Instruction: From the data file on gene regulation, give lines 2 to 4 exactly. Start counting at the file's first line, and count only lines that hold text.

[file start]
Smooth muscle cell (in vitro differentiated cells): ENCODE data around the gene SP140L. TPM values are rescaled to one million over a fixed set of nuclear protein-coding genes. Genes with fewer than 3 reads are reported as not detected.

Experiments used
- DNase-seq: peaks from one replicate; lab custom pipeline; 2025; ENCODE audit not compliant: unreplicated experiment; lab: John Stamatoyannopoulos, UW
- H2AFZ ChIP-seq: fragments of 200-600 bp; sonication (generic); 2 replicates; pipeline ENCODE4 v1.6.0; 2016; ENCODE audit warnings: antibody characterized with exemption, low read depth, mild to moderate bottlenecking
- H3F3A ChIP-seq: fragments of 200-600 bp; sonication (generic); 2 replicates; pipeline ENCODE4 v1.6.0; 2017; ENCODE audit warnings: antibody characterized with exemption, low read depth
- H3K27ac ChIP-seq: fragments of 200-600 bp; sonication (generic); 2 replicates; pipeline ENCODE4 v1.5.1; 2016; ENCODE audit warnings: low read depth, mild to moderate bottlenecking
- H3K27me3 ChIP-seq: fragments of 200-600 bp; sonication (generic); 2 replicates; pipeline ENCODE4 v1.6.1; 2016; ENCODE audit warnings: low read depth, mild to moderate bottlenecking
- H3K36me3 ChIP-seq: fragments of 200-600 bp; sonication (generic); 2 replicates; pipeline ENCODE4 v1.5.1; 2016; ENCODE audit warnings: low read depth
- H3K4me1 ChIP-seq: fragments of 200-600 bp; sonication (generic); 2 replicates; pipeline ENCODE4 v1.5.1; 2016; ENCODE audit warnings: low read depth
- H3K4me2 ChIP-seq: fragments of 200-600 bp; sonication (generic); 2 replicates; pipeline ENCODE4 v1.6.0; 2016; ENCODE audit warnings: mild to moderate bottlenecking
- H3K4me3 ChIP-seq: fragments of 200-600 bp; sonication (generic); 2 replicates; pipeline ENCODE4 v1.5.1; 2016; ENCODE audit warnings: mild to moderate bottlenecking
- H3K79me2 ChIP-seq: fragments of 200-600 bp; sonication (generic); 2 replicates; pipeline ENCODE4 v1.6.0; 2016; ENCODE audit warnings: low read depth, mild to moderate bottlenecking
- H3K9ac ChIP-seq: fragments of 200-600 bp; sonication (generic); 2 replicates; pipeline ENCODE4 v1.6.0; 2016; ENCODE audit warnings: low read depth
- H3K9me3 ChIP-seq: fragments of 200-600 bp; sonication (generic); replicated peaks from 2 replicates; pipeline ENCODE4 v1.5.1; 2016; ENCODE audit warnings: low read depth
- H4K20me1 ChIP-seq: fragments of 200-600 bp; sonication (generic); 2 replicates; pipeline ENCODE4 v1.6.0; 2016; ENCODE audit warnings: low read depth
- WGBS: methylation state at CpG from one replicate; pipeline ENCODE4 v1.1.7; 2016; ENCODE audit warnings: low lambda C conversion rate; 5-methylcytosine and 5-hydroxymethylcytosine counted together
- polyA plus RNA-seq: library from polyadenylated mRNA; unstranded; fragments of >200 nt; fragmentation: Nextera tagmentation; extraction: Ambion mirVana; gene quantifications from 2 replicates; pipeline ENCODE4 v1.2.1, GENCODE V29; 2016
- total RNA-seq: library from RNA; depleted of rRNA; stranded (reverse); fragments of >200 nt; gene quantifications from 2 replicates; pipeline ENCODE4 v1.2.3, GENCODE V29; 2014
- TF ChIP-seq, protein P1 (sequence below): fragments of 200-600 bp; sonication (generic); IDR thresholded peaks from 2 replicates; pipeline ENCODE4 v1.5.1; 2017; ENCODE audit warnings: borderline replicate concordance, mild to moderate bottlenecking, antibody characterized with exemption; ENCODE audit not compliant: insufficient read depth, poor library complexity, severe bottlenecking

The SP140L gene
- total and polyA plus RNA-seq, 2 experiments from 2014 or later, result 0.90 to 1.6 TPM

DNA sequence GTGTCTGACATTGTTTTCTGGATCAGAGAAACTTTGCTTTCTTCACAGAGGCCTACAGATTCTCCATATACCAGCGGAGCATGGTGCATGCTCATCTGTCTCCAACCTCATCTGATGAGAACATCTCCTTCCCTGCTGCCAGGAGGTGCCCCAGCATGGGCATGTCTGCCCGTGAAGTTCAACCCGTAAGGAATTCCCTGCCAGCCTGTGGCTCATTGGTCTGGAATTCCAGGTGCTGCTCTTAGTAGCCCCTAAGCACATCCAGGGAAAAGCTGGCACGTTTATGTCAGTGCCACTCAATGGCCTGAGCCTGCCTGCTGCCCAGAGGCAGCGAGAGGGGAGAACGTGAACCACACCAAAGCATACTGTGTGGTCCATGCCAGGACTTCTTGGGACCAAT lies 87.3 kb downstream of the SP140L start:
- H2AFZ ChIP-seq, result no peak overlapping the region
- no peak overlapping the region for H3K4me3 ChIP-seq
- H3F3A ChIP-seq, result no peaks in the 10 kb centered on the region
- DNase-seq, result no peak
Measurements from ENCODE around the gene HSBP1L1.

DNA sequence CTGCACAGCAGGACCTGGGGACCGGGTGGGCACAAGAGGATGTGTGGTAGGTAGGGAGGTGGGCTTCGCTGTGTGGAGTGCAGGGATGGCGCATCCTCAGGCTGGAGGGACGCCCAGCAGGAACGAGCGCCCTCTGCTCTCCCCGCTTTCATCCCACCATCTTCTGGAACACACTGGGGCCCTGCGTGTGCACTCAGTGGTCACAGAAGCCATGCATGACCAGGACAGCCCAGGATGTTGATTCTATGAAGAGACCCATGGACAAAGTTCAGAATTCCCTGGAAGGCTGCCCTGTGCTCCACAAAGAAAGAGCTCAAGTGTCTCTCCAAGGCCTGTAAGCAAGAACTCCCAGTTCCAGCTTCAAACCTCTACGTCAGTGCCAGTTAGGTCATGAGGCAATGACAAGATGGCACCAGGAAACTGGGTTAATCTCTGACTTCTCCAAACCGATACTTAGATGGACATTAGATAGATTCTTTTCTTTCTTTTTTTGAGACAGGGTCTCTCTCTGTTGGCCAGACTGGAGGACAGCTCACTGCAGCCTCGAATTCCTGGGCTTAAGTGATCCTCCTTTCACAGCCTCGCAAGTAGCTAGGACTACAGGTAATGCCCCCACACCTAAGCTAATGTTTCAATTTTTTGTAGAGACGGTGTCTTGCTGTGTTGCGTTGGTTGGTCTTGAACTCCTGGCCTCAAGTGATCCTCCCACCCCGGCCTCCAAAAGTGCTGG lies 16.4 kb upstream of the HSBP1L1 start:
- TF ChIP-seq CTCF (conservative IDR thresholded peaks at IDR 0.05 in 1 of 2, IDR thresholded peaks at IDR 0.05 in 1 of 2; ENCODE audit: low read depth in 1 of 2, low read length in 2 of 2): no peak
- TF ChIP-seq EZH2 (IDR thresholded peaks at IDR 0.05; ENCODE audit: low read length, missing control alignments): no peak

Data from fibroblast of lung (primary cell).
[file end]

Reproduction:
Experiments used
- DNase-seq: peaks from one replicate; lab custom pipeline; 2025; ENCODE audit not compliant: unreplicated experiment; lab: John Stamatoyannopoulos, UW
- H2AFZ ChIP-seq: fragments of 200-600 bp; sonication (generic); 2 replicates; pipeline ENCODE4 v1.6.0; 2016; ENCODE audit warnings: antibody characterized with exemption, low read depth, mild to moderate bottlenecking